Aug 12, 2006
i want to know througout your experience what the minimal time of expositiion on haart patient can occured an resistance
Response from Dr. Sherer
The time required to develop resistance to HIV drugs is not uniform; it varies by class of drug and by individual agent.
Resistance to the NNRTIs, such as nevirapine (Viramune) and efavirenz (Sustiva), and to lamivudine (Epivir) can occur very rapidly, within hours to days. In single drug trials of lamivudine, for example, a strong 1.5 log viral load drop after the first drug exposure was lost after an average of 7 days due to the rapid development of resistance. That is one reason why we use triple combination of drugs from at least two different classes of drugs.
Resistance to the above drugs only requires a single mutation, i.e. one amino acid substitution, to render the virus resistant to the drug.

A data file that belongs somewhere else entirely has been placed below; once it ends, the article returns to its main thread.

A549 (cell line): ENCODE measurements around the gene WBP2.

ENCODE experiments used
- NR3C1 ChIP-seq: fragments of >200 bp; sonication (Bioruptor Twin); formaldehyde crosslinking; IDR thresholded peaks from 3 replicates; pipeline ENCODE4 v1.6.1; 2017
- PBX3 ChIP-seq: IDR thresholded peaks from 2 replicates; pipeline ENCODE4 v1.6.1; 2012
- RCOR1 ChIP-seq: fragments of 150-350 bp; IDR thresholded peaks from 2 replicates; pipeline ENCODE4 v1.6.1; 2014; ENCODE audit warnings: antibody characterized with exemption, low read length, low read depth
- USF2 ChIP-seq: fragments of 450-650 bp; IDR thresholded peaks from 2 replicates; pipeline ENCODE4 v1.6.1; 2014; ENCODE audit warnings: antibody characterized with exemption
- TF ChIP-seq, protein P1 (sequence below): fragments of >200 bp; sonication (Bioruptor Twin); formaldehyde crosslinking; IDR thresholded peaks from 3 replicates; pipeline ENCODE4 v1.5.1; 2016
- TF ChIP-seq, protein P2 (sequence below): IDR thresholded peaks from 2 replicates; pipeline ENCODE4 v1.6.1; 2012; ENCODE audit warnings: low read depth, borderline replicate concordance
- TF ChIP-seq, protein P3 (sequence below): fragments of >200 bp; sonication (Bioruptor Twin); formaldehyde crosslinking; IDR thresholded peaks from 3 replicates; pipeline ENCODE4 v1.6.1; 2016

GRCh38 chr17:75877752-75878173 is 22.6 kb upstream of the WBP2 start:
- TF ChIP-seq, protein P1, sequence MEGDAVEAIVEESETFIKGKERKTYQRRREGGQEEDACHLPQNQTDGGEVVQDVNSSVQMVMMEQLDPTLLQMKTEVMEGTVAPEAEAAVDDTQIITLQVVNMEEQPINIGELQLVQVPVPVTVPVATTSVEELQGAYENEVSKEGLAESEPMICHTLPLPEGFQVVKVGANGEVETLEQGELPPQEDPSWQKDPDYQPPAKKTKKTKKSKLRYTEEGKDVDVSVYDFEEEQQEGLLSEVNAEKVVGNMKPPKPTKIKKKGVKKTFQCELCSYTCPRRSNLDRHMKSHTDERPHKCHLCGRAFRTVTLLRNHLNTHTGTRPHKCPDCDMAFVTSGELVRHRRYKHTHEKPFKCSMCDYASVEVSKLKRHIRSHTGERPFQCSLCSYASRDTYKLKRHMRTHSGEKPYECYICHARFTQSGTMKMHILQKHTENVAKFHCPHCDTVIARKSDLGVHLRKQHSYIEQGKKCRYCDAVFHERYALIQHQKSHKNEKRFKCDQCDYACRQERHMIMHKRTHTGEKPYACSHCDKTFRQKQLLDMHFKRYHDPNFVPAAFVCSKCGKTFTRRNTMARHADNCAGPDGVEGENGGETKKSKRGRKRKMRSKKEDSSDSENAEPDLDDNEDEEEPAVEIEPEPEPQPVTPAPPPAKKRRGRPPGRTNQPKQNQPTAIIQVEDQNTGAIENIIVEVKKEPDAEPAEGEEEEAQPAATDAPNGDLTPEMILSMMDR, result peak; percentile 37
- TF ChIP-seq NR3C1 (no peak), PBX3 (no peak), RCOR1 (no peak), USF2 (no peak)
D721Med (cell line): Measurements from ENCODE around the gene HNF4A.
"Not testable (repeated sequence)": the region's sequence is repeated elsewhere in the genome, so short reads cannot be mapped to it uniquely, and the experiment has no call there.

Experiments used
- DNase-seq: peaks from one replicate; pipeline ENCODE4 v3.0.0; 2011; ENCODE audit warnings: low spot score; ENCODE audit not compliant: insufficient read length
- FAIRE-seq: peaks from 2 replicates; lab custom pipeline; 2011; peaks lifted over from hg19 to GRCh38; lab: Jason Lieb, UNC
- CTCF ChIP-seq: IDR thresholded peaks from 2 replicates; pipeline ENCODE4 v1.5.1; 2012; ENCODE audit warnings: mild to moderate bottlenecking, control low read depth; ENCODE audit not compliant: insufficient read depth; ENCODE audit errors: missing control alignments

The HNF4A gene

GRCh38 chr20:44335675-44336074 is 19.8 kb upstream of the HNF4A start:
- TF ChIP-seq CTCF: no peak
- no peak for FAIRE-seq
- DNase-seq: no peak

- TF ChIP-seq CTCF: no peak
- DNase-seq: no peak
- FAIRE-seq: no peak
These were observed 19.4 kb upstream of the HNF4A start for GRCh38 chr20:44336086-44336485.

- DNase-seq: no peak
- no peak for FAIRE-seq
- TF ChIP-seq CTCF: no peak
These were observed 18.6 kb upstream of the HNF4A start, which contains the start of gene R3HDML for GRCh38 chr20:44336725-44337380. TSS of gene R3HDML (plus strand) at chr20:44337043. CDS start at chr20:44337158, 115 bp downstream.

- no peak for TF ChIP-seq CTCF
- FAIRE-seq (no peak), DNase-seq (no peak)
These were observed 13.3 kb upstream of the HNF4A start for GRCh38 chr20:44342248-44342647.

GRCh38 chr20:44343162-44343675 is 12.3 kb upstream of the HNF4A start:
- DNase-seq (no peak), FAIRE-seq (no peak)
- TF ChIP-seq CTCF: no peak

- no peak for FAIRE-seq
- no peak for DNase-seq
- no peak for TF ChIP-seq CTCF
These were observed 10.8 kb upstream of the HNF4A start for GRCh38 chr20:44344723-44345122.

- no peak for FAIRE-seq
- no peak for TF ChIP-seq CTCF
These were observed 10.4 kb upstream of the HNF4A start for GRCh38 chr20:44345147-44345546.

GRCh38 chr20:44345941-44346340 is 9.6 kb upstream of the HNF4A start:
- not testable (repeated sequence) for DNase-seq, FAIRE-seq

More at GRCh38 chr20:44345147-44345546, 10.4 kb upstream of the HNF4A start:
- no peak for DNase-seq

In contrast, resistance to most nucleoside reverse transriptase inhibitors takes weeks to months. Resistance to these drugs requires several amino acid mutations, and hence a longer time to evolve.
The simple answer to your question, then, is that resistance can occur in a short period of time, eg less than one month, with some regimens, e.g. those based on NNRTIs and/or containing epivir, IF there has been a lapse in regular drug concentrations, e.g. due to poor adherence, impaired drug absorption, drug interactions that lower blood levels, or other causes.
For these reasons, HIV clinicians advise their patients to try to be PERFECT with their drug adherence, i.e. to take every dose as described, and never to skip doses, halve the doses to make a drug supply last an extra week.
I urge you to talk to your doctor about this concern and this answer.
On Pep for the 2nd time - Please respond- sleepless
Re resistance testing in treatment naive
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